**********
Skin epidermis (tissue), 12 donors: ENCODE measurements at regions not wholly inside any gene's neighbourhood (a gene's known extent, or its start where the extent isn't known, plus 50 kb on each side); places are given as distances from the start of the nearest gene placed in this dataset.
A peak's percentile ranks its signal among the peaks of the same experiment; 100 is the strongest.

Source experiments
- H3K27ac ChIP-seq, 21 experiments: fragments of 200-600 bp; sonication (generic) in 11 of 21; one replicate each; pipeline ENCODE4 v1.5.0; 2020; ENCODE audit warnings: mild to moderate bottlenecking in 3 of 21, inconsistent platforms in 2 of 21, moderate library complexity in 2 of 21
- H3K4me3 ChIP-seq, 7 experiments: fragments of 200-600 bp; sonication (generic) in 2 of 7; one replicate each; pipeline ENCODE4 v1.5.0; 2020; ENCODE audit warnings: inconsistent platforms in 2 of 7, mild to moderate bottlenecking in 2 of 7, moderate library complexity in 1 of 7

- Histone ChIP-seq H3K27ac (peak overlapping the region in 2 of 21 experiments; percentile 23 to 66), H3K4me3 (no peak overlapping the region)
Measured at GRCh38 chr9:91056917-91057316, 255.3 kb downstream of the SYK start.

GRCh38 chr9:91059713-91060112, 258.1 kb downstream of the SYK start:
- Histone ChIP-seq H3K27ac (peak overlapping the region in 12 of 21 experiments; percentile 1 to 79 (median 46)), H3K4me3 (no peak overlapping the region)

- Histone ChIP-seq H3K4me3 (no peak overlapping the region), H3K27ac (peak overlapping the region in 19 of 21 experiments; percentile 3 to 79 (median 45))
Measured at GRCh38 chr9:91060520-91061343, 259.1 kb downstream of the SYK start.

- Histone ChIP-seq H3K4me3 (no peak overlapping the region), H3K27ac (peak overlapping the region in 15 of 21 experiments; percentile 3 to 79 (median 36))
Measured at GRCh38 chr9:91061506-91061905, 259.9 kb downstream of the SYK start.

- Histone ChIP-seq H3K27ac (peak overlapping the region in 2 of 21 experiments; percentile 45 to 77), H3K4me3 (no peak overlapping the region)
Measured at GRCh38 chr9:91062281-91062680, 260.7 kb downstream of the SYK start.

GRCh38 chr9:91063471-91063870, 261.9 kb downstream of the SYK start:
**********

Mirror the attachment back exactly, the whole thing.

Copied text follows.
Skin epidermis (tissue), 12 donors: ENCODE measurements at regions not wholly inside any gene's neighbourhood (a gene's known extent, or its start where the extent isn't known, plus 50 kb on each side); places are given as distances from the start of the nearest gene placed in this dataset.
A peak's percentile ranks its signal among the peaks of the same experiment; 100 is the strongest.

Source experiments
- H3K27ac ChIP-seq, 21 experiments: fragments of 200-600 bp; sonication (generic) in 11 of 21; one replicate each; pipeline ENCODE4 v1.5.0; 2020; ENCODE audit warnings: mild to moderate bottlenecking in 3 of 21, inconsistent platforms in 2 of 21, moderate library complexity in 2 of 21
- H3K4me3 ChIP-seq, 7 experiments: fragments of 200-600 bp; sonication (generic) in 2 of 7; one replicate each; pipeline ENCODE4 v1.5.0; 2020; ENCODE audit warnings: inconsistent platforms in 2 of 7, mild to moderate bottlenecking in 2 of 7, moderate library complexity in 1 of 7

- Histone ChIP-seq H3K27ac (peak overlapping the region in 2 of 21 experiments; percentile 23 to 66), H3K4me3 (no peak overlapping the region)
Measured at GRCh38 chr9:91056917-91057316, 255.3 kb downstream of the SYK start.

GRCh38 chr9:91059713-91060112, 258.1 kb downstream of the SYK start:
- Histone ChIP-seq H3K27ac (peak overlapping the region in 12 of 21 experiments; percentile 1 to 79 (median 46)), H3K4me3 (no peak overlapping the region)

- Histone ChIP-seq H3K4me3 (no peak overlapping the region), H3K27ac (peak overlapping the region in 19 of 21 experiments; percentile 3 to 79 (median 45))
Measured at GRCh38 chr9:91060520-91061343, 259.1 kb downstream of the SYK start.

- Histone ChIP-seq H3K4me3 (no peak overlapping the region), H3K27ac (peak overlapping the region in 15 of 21 experiments; percentile 3 to 79 (median 36))
Measured at GRCh38 chr9:91061506-91061905, 259.9 kb downstream of the SYK start.

- Histone ChIP-seq H3K27ac (peak overlapping the region in 2 of 21 experiments; percentile 45 to 77), H3K4me3 (no peak overlapping the region)
Measured at GRCh38 chr9:91062281-91062680, 260.7 kb downstream of the SYK start.

GRCh38 chr9:91063471-91063870, 261.9 kb downstream of the SYK start: